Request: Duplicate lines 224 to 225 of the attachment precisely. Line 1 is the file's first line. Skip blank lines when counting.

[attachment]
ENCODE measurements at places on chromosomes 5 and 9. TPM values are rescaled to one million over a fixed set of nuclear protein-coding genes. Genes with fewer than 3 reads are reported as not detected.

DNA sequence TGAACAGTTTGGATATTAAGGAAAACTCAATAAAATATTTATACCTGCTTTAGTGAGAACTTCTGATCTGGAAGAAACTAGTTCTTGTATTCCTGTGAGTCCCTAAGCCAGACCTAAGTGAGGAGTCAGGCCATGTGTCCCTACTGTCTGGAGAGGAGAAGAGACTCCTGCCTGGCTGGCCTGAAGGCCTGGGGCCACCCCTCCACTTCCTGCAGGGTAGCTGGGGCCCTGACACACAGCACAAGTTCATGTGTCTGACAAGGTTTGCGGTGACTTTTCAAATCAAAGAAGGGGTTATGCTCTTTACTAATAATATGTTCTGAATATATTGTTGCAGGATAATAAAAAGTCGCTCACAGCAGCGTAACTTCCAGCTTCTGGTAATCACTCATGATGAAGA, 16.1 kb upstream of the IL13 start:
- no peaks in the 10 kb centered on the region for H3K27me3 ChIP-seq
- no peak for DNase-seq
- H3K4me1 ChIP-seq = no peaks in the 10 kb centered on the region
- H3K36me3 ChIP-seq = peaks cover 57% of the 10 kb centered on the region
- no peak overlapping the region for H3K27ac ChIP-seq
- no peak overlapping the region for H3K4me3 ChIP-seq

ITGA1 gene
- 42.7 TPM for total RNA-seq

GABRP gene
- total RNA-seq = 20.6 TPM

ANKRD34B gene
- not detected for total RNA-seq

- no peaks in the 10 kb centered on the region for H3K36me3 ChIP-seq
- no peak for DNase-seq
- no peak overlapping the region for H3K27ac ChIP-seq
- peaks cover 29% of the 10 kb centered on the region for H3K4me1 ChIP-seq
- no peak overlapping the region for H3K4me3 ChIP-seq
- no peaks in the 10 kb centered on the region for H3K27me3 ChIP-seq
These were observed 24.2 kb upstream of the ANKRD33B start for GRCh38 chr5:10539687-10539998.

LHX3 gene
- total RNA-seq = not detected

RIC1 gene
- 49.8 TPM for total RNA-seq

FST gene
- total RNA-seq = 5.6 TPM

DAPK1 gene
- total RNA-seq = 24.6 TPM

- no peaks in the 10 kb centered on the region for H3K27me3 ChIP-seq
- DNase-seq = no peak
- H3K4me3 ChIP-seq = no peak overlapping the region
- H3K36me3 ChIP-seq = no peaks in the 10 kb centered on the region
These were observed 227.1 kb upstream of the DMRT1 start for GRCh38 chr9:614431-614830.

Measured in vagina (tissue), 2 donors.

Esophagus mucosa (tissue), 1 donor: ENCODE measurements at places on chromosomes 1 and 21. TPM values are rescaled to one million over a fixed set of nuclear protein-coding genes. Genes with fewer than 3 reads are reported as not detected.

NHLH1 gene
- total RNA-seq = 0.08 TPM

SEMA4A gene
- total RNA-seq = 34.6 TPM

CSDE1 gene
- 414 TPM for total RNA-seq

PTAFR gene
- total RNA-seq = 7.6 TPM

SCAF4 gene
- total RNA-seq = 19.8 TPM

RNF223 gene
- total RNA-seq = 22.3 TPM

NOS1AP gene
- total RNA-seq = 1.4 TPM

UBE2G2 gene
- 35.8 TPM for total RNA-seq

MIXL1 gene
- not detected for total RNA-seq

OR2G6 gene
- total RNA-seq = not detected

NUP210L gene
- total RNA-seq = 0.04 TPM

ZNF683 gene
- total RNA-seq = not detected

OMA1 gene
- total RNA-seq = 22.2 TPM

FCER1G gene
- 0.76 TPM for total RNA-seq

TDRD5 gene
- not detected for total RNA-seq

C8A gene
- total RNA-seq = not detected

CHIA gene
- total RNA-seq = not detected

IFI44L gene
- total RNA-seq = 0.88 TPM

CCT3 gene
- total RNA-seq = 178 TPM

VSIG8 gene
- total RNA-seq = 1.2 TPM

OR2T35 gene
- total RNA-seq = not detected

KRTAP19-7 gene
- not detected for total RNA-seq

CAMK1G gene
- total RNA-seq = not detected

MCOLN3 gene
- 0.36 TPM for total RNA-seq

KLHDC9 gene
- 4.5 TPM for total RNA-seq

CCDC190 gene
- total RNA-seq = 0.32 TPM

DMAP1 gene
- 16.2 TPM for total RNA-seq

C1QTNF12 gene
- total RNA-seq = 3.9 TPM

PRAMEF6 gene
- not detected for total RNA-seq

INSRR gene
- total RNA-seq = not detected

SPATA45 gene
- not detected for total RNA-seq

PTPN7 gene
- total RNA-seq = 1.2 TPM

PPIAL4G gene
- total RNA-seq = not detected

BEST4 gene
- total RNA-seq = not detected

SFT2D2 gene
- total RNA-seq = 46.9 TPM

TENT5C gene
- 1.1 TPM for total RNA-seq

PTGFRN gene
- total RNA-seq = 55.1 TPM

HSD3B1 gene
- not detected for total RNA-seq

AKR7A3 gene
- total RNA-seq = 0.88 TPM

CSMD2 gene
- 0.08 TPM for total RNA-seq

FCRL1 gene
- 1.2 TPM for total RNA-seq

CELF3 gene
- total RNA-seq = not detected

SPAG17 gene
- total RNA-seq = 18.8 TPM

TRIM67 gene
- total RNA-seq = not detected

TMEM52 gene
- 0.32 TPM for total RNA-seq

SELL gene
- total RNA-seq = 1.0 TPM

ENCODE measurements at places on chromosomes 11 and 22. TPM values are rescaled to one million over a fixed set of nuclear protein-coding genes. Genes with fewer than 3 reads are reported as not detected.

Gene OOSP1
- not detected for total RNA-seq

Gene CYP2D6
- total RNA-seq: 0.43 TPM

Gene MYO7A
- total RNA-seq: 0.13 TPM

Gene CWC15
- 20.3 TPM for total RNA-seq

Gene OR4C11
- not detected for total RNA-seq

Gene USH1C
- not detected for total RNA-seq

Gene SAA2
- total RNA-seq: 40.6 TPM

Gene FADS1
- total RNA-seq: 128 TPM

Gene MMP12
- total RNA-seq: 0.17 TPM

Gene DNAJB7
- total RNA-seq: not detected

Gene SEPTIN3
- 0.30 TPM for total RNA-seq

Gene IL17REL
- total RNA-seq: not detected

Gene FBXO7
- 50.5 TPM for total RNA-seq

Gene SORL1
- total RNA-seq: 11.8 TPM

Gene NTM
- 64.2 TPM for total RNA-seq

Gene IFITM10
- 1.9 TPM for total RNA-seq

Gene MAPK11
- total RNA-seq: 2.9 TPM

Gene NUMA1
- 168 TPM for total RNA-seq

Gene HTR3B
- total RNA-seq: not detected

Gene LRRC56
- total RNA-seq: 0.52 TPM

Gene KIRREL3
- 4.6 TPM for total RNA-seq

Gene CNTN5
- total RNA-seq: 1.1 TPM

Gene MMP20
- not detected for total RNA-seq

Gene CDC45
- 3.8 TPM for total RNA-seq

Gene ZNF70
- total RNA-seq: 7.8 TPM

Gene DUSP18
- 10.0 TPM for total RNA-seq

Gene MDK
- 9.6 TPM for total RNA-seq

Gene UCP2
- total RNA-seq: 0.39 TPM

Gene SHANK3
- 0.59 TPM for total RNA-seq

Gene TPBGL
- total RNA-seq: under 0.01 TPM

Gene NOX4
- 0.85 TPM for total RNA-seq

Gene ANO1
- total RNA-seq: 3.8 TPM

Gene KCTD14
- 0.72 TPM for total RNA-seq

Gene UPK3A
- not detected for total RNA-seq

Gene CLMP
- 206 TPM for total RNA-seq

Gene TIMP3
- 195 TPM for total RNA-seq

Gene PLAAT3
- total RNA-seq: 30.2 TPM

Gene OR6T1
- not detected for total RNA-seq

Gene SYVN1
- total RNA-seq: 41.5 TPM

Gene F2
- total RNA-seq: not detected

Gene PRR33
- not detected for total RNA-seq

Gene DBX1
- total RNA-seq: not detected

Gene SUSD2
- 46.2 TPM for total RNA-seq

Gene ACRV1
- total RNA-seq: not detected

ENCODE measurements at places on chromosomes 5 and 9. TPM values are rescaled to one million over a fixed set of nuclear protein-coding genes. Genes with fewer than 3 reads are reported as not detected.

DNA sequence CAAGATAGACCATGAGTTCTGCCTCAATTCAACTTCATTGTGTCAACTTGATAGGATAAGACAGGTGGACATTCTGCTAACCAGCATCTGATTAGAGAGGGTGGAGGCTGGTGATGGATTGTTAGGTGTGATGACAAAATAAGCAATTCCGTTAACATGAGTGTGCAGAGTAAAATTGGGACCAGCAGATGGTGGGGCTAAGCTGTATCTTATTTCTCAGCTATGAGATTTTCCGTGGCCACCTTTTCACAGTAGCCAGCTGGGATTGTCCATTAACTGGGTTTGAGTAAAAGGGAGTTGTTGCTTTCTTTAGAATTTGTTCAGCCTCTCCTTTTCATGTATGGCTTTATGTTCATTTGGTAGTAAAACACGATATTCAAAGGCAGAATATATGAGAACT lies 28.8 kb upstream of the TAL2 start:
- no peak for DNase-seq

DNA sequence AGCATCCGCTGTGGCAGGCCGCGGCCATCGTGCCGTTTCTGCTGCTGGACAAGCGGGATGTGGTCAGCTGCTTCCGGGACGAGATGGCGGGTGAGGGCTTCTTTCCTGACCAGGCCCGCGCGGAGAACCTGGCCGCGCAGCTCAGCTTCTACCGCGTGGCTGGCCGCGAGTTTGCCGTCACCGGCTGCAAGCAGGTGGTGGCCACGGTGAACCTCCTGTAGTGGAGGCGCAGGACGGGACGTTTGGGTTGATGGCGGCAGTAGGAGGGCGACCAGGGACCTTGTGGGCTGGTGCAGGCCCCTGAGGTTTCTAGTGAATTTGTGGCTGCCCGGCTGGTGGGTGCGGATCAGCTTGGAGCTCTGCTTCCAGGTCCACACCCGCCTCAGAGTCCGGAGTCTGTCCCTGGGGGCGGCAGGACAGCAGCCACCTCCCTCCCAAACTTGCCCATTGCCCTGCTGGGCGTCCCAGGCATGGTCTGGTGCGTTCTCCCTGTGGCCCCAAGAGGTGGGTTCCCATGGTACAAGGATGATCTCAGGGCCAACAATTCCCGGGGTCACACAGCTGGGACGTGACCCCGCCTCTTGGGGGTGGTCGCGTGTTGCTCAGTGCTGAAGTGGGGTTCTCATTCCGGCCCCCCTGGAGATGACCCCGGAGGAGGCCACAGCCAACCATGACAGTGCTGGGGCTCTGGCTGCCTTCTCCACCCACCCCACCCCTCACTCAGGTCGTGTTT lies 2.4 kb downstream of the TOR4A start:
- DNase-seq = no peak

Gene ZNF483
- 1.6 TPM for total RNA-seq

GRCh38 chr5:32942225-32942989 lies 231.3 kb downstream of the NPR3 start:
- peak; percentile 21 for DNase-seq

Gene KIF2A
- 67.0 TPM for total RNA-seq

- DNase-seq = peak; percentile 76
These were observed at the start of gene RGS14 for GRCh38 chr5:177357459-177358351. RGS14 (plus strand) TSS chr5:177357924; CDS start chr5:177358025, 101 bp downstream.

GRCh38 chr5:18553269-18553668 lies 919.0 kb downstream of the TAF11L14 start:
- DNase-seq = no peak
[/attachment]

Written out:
- 1.6 TPM for total RNA-seq

GRCh38 chr5:32942225-32942989 lies 231.3 kb downstream of the NPR3 start: